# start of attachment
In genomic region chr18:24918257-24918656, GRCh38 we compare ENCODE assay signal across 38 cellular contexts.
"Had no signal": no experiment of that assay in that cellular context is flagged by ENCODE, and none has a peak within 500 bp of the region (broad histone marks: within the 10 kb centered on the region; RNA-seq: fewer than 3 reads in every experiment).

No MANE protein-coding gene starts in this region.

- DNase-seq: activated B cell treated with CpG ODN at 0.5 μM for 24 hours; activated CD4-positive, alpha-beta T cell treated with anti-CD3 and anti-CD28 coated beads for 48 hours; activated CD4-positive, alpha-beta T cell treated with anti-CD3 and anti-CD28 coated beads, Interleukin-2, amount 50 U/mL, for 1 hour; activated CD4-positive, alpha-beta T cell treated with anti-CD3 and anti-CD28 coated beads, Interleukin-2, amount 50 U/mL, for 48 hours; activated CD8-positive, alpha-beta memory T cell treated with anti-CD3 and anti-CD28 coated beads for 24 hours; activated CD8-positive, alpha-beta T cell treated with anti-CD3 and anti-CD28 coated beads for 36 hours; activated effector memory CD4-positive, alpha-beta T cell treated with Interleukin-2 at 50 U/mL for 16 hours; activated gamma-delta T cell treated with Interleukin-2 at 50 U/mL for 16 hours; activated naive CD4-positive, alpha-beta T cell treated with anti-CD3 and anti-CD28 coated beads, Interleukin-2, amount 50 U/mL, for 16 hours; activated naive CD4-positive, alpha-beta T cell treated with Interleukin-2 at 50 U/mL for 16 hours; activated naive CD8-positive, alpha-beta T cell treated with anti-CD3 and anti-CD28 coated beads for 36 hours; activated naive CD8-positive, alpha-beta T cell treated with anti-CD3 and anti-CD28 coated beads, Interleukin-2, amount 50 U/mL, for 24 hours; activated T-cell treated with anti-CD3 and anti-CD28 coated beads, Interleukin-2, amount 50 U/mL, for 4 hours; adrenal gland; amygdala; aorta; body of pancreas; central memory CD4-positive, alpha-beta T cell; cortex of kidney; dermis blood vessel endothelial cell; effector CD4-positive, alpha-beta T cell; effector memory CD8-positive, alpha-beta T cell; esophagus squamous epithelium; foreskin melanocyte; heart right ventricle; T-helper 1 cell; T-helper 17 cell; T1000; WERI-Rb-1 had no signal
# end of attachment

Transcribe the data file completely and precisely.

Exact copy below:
In genomic region chr18:24918257-24918656, GRCh38 we compare ENCODE assay signal across 38 cellular contexts.
"Had no signal": no experiment of that assay in that cellular context is flagged by ENCODE, and none has a peak within 500 bp of the region (broad histone marks: within the 10 kb centered on the region; RNA-seq: fewer than 3 reads in every experiment).

No MANE protein-coding gene starts in this region.

- DNase-seq: activated B cell treated with CpG ODN at 0.5 μM for 24 hours; activated CD4-positive, alpha-beta T cell treated with anti-CD3 and anti-CD28 coated beads for 48 hours; activated CD4-positive, alpha-beta T cell treated with anti-CD3 and anti-CD28 coated beads, Interleukin-2, amount 50 U/mL, for 1 hour; activated CD4-positive, alpha-beta T cell treated with anti-CD3 and anti-CD28 coated beads, Interleukin-2, amount 50 U/mL, for 48 hours; activated CD8-positive, alpha-beta memory T cell treated with anti-CD3 and anti-CD28 coated beads for 24 hours; activated CD8-positive, alpha-beta T cell treated with anti-CD3 and anti-CD28 coated beads for 36 hours; activated effector memory CD4-positive, alpha-beta T cell treated with Interleukin-2 at 50 U/mL for 16 hours; activated gamma-delta T cell treated with Interleukin-2 at 50 U/mL for 16 hours; activated naive CD4-positive, alpha-beta T cell treated with anti-CD3 and anti-CD28 coated beads, Interleukin-2, amount 50 U/mL, for 16 hours; activated naive CD4-positive, alpha-beta T cell treated with Interleukin-2 at 50 U/mL for 16 hours; activated naive CD8-positive, alpha-beta T cell treated with anti-CD3 and anti-CD28 coated beads for 36 hours; activated naive CD8-positive, alpha-beta T cell treated with anti-CD3 and anti-CD28 coated beads, Interleukin-2, amount 50 U/mL, for 24 hours; activated T-cell treated with anti-CD3 and anti-CD28 coated beads, Interleukin-2, amount 50 U/mL, for 4 hours; adrenal gland; amygdala; aorta; body of pancreas; central memory CD4-positive, alpha-beta T cell; cortex of kidney; dermis blood vessel endothelial cell; effector CD4-positive, alpha-beta T cell; effector memory CD8-positive, alpha-beta T cell; esophagus squamous epithelium; foreskin melanocyte; heart right ventricle; T-helper 1 cell; T-helper 17 cell; T1000; WERI-Rb-1 had no signal